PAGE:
Theres also a lot of ignorance about the virus, said Karol Ludwikowski, a pizzeria employee from Poznan, Polands fifth biggest city. He came out as HIV positive in 2015.

“People — even my friends —began asking me if they could kiss me or touch me,” he said. “To me, that means any education about AIDS has been non-existent. Its been swept under completely. Its laughable and scary at the same time.”

Alex Schneider is the founder of Life4me +, an organization dedicated to battling discrimination and preventing the spread of sexually transmitted infections. Hes also a gay man living with HIV.

As a Russian of German descent, Schneider said he was initially committed to staying in the country where he was born. But he left for Germany in 2002, when he felt the situation was getting difficult to live in.

For him, Germany and Austria are examples of forward-thinking approaches to HIV treatment. As he sees it, the further you go east, the worst discrimination becomes, with Russia at the opposite end of the spectrum when it comes to treatment of the disease.

Schneider, who gathers instance of discrimination through his organization, said that while complaints from LGBTQ individuals are clustered in the east, its more common in the west for migrants to complain of bias. He said that the situation in Russia is particularly tough, forcing many people living with HIV to lie about their LGBTQ status due to fear of stigma.

“They say I have HIV because of sex with women,'” Schneider explained. “Theyre forced to lie because if you say youre gay … its your fault.”

In the big cities like Moscow and St. Petersburg, private, gay-friendly clinics have sprung up. Many LGBTQ people prefer to go there, paying not insignificant sums for their peace of mind, Schneider added.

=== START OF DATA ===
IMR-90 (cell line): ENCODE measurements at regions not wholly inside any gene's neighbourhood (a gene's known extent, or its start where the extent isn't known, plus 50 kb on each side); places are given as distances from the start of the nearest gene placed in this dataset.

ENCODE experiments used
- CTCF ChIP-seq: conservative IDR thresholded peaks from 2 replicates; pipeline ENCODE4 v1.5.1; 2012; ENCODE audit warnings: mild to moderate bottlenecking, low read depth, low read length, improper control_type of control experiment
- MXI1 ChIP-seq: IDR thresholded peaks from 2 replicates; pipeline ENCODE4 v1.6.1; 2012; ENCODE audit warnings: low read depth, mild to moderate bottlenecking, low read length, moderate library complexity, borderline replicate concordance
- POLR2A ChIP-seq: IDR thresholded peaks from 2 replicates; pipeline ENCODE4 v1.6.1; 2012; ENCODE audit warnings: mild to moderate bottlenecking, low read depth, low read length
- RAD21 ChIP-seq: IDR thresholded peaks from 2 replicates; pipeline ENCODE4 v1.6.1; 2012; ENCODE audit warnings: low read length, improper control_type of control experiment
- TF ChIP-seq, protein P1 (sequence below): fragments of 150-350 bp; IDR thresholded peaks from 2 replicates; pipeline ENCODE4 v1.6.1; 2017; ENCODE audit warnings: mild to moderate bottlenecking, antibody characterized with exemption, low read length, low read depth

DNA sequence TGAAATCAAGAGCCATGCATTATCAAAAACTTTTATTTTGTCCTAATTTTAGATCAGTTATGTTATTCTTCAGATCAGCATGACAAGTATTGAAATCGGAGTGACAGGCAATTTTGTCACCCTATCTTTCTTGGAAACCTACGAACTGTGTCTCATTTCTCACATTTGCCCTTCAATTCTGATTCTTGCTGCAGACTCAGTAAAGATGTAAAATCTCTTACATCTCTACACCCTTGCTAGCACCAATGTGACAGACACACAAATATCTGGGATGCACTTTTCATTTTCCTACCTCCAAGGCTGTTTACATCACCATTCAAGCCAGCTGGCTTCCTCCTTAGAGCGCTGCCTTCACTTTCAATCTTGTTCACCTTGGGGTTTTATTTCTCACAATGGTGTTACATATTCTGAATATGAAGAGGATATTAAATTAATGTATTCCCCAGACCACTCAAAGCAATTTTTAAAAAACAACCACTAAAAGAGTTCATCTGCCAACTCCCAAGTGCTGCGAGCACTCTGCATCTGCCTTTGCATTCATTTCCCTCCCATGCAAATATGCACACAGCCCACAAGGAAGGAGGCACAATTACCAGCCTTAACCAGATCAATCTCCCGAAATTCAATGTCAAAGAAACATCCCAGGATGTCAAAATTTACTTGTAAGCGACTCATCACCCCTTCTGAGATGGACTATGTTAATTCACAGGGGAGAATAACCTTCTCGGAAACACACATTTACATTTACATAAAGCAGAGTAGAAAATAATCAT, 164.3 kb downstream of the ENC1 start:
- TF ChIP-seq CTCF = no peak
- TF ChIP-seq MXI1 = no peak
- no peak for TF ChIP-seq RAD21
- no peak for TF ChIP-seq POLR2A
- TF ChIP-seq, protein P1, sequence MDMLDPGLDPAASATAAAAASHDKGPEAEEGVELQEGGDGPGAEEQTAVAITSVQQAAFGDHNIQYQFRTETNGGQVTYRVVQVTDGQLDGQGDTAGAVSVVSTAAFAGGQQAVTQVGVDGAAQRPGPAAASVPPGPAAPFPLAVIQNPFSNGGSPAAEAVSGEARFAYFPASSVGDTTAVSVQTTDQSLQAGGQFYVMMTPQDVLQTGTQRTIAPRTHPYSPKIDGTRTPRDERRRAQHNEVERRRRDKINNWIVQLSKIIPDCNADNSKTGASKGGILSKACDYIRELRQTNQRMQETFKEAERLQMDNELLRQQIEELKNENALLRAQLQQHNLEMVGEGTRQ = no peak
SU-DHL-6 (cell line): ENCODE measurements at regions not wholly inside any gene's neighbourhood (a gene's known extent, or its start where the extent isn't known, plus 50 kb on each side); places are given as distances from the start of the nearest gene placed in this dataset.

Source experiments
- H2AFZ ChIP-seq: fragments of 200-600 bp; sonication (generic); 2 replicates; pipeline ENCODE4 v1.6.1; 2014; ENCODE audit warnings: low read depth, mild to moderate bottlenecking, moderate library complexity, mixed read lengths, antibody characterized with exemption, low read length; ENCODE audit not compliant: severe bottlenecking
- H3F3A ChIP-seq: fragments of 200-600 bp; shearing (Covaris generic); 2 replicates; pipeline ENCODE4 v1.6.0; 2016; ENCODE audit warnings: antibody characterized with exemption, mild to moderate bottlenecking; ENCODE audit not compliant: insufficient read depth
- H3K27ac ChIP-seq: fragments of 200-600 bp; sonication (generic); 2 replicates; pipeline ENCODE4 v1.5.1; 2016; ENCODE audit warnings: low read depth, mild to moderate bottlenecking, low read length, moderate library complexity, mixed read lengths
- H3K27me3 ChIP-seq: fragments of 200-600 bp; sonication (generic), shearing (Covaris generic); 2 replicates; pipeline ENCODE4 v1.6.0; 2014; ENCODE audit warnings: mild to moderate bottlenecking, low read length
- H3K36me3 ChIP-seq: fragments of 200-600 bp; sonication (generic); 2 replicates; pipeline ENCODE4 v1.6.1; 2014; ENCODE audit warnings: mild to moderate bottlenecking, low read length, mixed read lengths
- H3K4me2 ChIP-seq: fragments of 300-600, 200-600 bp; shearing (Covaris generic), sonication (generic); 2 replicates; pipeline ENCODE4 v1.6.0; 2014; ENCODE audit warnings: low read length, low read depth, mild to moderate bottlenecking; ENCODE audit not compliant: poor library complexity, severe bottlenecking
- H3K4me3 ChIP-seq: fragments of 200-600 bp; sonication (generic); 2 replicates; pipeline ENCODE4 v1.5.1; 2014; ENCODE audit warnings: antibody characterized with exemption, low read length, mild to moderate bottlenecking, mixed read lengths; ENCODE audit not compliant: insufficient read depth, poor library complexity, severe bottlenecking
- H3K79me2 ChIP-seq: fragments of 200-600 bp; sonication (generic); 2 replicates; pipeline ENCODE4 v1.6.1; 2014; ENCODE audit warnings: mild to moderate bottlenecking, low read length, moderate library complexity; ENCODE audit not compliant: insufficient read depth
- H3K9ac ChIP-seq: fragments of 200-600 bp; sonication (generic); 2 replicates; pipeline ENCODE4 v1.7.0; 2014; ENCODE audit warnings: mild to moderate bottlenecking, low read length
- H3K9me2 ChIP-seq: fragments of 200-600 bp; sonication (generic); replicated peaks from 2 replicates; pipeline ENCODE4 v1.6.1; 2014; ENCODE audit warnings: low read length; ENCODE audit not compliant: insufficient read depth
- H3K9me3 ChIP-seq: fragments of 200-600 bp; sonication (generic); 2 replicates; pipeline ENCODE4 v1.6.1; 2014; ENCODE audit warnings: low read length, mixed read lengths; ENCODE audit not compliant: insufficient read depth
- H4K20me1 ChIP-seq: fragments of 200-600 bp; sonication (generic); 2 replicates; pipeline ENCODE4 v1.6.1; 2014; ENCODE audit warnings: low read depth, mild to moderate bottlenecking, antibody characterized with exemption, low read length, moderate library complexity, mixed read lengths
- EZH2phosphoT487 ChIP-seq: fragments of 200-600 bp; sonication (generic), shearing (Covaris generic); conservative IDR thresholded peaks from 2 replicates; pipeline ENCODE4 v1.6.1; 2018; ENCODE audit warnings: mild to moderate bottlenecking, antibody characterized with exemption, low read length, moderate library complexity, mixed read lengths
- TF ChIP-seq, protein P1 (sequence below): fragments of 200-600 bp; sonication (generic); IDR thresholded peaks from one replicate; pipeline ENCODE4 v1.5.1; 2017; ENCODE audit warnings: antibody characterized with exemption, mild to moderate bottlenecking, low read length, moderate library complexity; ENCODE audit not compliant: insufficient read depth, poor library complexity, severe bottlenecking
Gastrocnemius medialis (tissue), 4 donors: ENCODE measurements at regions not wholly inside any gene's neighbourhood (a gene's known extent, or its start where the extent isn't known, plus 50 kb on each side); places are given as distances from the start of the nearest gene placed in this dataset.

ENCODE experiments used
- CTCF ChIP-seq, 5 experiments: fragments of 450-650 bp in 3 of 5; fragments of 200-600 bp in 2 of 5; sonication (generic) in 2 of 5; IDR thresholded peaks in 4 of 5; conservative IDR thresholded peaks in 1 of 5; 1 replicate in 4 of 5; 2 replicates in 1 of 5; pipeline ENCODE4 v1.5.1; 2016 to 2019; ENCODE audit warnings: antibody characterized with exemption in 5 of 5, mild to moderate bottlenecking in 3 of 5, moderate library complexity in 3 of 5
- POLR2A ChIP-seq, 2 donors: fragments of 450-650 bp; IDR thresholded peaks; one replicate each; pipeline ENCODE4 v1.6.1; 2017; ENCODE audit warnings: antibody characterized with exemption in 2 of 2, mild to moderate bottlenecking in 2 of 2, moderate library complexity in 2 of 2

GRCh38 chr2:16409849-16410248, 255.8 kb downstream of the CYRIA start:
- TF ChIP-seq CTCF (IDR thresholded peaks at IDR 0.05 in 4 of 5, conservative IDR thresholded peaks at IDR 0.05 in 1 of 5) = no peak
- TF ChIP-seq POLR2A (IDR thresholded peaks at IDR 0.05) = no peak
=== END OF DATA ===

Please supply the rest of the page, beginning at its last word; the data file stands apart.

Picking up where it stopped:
Soviet legacy

Schneider also points a finger at the legacy of the countrys past approach to health. “The problem of the medical care system in Russia is its still the Soviet system,” Schneider explained. “And in the Soviet system, the doctor is God.”

“You feel like youre a child, and theyre parents,” he said. “They try to show they know better, and they show you that they are better than you because they dont have it. Thats really big pressure.”

“If you also say youre gay, you cant imagine the pressure you get,” he added. “I wouldnt do it, especially in a small city in Russia.”

Hejzak, of Czech AIDS Help, also blames the legacy of the past on the harsh treatment of LGBTQ individuals in his countrys health system. He views laws that require disclosure of HIV status to doctors, even for non-HIV related treatment, as responsible for holding back progress. In many Eastern European countries, these laws are still on the books.

“This is in contrast to Western Europe, which has by and large abolished similar rules,” Hejzak explained. “In Eastern Europe and the Soviet space, theres still this police mentality that you need to control everything, that the patient has no rights.”

While not as bad as Russia, the Czech Republic has its own issues with discrimination against the LGBTQ community, he added.

“None of the doctors publicly admit this … but theres a hidden stigma,” he said. “You can see it from tone that [they think] gay sex is immoral and they deserve it from way they behave.”

The Institute of Tropical Medicines Nöstlinger explained that stigma associated with HIV can Read More – Source